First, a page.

In the 1960s, the Indonesian government was overthrown by the military. Anyone siding with the government was branded a ‘communist’ and was killed. Anwar Congo was one of the men responsible for the killings and, along with some of his cohorts, re-enacts the killings as dramatic works of fiction
I don’t think it’s too much of a sweeping statement to say that everyone’s aware of the events of World War II and the Nazi’s genocide of the Jews. But I’d put a good deal of money on not many people knowing that virtually the same thing happened in Indonesia in the 1960s. I certainly didn’t.
There’s no two ways about it; The Act of Killing is an incredibly difficult watch. I can’t think of any other film that has literally left me open mouthed and dumbfounded at what I was watching, and much of that is because of the way director Joshua Oppenheimer (you can read an excellent interview with Oppenheimer here) has chosen to go about telling the story.
Getting Anwar Congo and his sycophantic sidekick Herman Koto to re-enact the killings on film and create dramatised versions of the events is a work of absolute genius and serves only to further highlight their atrocities. They create scenes covering various film genres including gangster films, westerns and musicals, each twisted and disturbing to watch as they laugh and joke their way around the subject. Oppenheimer doesn’t need an agenda here; just letting it play out as it does tells its own story.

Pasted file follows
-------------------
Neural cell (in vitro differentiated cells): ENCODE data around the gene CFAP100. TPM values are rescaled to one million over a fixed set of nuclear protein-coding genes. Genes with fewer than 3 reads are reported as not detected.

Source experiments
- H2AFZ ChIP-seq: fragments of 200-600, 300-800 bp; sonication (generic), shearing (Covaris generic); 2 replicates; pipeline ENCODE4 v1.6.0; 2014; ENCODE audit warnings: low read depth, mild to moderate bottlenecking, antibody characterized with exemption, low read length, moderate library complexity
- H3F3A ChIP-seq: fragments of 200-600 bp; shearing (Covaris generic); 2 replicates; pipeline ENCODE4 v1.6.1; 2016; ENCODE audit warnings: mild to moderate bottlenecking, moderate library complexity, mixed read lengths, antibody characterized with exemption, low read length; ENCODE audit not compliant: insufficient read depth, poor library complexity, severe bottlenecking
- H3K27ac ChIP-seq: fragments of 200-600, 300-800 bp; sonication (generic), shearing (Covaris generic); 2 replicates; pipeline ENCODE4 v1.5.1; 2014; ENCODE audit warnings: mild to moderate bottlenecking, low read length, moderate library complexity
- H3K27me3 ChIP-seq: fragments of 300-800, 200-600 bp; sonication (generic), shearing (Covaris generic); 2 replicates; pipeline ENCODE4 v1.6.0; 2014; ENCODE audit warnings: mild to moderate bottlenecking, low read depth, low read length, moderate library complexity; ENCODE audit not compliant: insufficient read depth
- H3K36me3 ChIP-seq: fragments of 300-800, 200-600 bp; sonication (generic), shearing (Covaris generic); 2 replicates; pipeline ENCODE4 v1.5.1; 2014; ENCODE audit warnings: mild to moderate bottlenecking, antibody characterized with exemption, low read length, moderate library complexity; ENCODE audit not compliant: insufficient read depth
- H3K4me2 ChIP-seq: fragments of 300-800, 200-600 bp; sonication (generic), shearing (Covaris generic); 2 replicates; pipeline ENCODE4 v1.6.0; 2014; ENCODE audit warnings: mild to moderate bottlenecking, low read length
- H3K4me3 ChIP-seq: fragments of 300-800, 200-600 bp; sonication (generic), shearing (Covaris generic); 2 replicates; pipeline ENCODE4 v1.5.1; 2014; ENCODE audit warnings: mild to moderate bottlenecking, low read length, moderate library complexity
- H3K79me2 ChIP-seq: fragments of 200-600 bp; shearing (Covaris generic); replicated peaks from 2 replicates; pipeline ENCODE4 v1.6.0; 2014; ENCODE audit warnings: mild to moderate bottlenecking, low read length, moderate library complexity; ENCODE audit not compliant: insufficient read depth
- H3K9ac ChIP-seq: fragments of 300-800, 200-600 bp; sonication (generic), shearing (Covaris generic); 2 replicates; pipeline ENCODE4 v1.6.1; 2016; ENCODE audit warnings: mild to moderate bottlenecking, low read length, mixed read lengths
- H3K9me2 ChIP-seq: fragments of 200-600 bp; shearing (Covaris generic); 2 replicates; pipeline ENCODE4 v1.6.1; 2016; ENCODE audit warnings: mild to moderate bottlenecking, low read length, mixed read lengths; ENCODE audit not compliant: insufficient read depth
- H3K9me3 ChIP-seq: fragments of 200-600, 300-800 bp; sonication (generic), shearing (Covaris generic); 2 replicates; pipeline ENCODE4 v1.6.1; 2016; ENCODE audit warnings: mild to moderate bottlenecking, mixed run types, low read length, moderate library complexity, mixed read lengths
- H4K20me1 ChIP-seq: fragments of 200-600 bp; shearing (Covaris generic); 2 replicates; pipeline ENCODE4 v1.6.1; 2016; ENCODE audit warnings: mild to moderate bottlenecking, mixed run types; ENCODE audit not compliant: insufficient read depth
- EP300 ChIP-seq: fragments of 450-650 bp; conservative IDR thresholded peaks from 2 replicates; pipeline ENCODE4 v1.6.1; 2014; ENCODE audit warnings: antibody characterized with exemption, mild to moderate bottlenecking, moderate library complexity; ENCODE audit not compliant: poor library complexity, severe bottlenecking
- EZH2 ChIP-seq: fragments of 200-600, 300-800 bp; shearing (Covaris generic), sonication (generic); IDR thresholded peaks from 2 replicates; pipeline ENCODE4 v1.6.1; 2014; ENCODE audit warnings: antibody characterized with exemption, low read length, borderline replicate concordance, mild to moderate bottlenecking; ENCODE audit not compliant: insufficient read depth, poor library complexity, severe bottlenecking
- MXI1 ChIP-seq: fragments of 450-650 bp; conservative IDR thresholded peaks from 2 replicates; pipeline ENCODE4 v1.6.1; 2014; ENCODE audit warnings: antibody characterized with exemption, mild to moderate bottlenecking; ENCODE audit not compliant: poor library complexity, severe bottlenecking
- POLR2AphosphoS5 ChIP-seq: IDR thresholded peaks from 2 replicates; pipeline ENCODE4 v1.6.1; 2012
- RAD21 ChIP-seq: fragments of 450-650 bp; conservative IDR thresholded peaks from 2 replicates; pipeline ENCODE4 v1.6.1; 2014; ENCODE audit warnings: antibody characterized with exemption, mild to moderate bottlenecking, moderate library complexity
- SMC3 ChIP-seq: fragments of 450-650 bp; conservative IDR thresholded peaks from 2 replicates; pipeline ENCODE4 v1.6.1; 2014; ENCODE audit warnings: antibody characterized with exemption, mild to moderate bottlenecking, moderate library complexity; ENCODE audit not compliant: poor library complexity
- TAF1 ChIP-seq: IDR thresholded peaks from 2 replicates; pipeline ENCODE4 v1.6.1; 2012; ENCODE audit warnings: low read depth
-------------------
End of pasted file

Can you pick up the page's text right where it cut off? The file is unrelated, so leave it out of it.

The casual, almost banal, way they talk about the killings is really quite startling. They proudly hide nothing and openly discuss killing hundreds and thousands of people as if swatting a troublesome fly. For example, when watching one of the scenes back in which he demonstrates his favourite method of killing, Anwar becomes visibly uncomfortable. However, we soon learn that it’s because he realises he’s wearing the wrong kind of trousers on the film to those he wore in real life. That’s the level of casual sadism we’re dealing with, and that’s just one example of many.
There has been some criticism levelled at the documentary in that it doesn’t address the role the US played in the killings, effectively supporting what was happening at the time. However, Oppenheimer has simply chosen a different route to take with the film and that’s his prerogative. It would simply be impossible to cover this topic from every angle, and those wanting more details should take it upon themselves to do some research.
This is by no means a comprehensive account of the killings but is more than enough to provide a truly horrifying snapshot into events that have somehow gone largely unreported. The Act of Killing is eye-opening, shocking and most of all important.
- Incredibly inventive way of telling the story
- An important historical event gaining wider coverage
- Illuminating interviews with the subjects
- Some slight production value issues